licforo a sort of lawyer together In Plym
outh, and though I prayed xore to be
wed In church, he said It was the same
thing. Afterwards, when we quarreled,
he told me that the man was In hi pay,
und that It waa no marriage at all. That
waa why I left him, and went out Into
the streets to starve."
"Now, answer me," I cried, "who I
the man? If he is living, he shall make
"Too late, too late!" she cried.
"la he dead?"
"No, Hugh; ho I Jiving!"
"Ills name? Tell me hi name!"
"Hugh, dear, I cannot- at least not
rat. JJut I trusted him, and ha de
I -H -H -H-M MIKHHillf
ceived me. Ho made me swear eo keep
his secret for n time, saying that If folk
know of our marriage It would he hi
ruin. At last, when I could bear sua
poind IK) longer, he toM mo the truth.
With the aid of him that's dead, ho had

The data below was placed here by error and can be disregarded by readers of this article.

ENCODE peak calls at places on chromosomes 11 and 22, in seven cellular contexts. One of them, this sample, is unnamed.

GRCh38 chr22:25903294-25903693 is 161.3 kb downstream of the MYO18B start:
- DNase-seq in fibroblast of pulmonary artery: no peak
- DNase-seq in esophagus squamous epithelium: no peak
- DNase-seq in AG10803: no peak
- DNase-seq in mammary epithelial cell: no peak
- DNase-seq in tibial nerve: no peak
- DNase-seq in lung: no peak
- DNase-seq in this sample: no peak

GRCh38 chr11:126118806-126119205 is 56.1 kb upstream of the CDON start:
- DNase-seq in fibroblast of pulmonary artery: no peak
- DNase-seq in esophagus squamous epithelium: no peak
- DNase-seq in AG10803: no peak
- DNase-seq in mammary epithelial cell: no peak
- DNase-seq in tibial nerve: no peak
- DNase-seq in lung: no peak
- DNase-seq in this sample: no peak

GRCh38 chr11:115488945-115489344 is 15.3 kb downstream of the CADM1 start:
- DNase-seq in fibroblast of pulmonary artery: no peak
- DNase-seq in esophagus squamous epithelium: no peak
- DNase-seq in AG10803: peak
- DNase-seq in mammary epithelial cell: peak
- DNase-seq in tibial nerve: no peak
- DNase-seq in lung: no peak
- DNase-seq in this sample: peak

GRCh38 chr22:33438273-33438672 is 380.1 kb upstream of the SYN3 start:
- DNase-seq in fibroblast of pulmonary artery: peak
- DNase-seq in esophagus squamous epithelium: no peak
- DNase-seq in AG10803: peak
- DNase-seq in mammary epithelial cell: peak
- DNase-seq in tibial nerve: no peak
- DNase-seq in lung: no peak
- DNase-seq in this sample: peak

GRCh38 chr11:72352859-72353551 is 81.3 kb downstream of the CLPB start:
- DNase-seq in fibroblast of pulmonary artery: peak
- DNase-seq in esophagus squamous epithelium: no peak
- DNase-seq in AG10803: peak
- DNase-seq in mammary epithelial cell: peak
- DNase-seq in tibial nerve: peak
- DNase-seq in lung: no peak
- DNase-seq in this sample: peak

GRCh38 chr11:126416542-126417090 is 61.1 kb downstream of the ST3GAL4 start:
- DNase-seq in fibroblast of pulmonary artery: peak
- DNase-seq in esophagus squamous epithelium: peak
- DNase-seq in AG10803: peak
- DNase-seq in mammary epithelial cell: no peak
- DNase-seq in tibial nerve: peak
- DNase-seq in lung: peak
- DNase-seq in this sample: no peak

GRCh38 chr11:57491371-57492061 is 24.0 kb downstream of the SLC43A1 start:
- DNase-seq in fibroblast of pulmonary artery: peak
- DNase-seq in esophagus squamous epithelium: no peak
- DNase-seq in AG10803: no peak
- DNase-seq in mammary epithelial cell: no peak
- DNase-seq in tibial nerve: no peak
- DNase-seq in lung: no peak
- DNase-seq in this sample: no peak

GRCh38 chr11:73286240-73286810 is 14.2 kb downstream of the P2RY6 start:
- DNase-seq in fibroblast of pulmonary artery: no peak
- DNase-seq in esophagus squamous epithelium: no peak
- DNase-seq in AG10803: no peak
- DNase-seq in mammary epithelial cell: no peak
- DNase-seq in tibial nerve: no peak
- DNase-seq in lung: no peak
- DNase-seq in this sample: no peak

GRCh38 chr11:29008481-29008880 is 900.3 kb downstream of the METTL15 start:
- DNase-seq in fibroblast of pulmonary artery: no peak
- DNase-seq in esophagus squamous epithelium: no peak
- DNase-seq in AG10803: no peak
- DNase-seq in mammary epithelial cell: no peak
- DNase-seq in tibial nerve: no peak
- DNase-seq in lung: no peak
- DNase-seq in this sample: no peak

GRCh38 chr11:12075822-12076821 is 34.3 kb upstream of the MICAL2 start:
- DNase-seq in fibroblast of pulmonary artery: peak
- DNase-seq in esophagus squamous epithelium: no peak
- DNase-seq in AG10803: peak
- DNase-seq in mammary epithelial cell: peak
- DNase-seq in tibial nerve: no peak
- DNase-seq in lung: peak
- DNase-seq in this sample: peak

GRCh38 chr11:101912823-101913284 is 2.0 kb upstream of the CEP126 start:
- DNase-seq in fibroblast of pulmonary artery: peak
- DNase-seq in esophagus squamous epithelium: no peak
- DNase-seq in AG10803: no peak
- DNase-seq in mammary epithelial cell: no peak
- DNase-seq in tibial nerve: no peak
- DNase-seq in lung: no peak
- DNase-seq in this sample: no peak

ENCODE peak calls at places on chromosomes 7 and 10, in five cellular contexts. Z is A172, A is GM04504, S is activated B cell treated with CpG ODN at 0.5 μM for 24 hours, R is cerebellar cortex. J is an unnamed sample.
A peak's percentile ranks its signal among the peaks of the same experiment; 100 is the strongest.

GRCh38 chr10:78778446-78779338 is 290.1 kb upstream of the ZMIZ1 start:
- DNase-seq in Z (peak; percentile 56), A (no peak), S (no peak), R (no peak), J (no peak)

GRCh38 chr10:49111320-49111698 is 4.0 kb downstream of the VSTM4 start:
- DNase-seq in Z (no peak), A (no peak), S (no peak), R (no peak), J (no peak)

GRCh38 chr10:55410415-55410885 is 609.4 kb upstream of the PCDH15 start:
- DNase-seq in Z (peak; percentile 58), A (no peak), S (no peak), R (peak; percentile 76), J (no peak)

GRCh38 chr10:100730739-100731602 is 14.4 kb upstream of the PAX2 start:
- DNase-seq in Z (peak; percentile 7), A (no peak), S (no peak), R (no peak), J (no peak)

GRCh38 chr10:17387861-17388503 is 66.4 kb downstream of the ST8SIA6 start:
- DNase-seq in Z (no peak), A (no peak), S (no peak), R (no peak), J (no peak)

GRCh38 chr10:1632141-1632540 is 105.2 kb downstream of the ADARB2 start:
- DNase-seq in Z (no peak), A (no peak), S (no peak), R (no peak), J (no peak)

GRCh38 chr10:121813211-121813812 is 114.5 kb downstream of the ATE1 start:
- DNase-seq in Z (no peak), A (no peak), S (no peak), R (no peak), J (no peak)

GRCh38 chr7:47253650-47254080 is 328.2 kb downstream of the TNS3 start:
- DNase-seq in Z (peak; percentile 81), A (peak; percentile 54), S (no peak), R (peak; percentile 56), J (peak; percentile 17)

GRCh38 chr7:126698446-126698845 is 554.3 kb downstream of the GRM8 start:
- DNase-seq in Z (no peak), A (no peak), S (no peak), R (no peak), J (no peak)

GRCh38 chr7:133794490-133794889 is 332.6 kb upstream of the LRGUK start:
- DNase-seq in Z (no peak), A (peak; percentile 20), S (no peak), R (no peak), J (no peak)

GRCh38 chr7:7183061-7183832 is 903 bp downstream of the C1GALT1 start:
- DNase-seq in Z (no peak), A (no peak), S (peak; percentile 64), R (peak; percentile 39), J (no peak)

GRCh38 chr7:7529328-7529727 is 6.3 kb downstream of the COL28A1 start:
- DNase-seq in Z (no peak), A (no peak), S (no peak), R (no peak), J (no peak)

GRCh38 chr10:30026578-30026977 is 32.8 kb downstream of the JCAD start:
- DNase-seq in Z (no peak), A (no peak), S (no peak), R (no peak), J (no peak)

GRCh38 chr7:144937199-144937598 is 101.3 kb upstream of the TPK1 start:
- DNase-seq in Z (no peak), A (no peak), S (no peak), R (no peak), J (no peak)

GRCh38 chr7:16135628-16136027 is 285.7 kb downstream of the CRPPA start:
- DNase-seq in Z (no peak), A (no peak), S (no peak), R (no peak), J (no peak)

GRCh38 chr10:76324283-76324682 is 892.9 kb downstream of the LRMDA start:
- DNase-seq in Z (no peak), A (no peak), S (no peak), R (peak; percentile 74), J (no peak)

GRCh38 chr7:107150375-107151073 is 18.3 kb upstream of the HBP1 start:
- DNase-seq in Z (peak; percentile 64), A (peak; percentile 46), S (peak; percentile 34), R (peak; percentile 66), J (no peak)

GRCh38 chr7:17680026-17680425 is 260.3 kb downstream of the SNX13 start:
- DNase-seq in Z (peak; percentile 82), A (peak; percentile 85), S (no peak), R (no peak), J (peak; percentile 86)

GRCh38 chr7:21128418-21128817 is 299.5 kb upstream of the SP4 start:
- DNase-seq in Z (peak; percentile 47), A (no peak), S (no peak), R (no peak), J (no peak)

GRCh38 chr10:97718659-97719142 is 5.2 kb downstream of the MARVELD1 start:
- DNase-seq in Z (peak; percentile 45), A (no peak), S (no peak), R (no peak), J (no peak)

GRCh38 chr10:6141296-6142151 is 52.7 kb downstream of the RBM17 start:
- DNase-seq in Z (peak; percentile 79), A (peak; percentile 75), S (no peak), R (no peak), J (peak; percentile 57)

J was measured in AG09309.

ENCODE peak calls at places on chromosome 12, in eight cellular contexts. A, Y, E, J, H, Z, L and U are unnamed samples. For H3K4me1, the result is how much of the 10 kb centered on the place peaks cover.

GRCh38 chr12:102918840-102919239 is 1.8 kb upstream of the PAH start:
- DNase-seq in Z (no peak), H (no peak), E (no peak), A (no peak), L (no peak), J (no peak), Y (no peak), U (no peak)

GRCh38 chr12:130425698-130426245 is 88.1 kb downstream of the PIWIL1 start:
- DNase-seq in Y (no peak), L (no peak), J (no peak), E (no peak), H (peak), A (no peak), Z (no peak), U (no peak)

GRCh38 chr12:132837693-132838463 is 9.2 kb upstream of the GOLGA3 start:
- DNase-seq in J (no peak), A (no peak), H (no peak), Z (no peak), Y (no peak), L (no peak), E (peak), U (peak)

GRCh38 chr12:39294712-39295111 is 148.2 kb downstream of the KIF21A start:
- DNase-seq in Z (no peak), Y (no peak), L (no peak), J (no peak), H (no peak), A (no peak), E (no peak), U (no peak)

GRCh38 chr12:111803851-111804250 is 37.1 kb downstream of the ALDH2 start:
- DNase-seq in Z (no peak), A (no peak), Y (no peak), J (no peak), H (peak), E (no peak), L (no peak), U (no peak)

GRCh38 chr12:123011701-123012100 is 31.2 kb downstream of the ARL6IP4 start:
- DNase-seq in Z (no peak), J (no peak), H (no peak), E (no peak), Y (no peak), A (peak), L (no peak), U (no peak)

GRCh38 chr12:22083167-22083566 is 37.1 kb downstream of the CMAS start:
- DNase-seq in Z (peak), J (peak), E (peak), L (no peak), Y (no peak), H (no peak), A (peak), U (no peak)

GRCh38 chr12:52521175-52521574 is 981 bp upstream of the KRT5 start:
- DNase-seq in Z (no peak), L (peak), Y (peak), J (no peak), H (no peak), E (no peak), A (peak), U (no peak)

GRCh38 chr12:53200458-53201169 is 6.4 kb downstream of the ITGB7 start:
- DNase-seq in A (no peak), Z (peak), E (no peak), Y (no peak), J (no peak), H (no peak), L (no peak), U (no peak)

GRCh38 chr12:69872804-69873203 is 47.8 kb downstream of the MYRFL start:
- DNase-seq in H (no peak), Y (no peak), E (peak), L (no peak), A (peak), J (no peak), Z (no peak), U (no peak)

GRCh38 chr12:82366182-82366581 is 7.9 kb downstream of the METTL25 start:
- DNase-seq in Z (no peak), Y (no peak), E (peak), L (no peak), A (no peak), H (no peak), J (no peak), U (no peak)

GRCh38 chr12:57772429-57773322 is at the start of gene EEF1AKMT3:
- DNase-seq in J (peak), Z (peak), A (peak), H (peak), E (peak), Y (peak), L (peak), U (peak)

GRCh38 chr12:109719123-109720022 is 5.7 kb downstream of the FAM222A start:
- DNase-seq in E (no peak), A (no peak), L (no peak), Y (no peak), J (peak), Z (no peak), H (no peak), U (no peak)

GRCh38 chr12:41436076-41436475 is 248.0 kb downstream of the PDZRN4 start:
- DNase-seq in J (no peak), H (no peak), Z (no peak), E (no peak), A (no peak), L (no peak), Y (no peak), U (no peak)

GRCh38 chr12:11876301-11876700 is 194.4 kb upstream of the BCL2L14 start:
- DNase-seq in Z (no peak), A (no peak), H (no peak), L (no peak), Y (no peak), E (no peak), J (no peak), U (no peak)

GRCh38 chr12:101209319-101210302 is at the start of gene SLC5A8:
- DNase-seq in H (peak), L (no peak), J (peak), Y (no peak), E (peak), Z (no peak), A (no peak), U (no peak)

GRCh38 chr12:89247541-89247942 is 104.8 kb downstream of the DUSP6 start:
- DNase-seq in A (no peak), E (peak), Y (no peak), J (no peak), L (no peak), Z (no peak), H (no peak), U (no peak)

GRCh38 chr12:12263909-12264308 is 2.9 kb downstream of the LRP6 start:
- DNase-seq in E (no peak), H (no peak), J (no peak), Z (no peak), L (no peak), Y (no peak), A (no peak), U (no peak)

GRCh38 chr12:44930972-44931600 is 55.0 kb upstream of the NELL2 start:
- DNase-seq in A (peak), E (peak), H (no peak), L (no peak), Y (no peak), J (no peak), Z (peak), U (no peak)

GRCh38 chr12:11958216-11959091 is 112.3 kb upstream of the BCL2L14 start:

deceived me. Wliat slwll 1 do?"
My head whirled; I had a aero struggle
to collect my furious thoughts. At last
I mattered myself, and cried:
"You must come home with me. You
must tell the truth to those that lovo
I shall never forgot that Journey.
Aa wo drow nearer and nearer to St.
Ourlott's, her agitation increased terri
bly; and when at last John pulled up
within a hundred yards of the cottage
gate, she began to cry pitifully, and beg
to bo taken atony. I soothed her as well
as I could, and, having left her In the
van, I walked on to tho cottage to pre
pare tho way for her reception. I en
tered the gate, went softly up to tho
cottage, and looked In at the kitchen
window. It was quite dark outside; but
Inildo the kitchen lights were burning,
and a fire was blazing on tho hearth,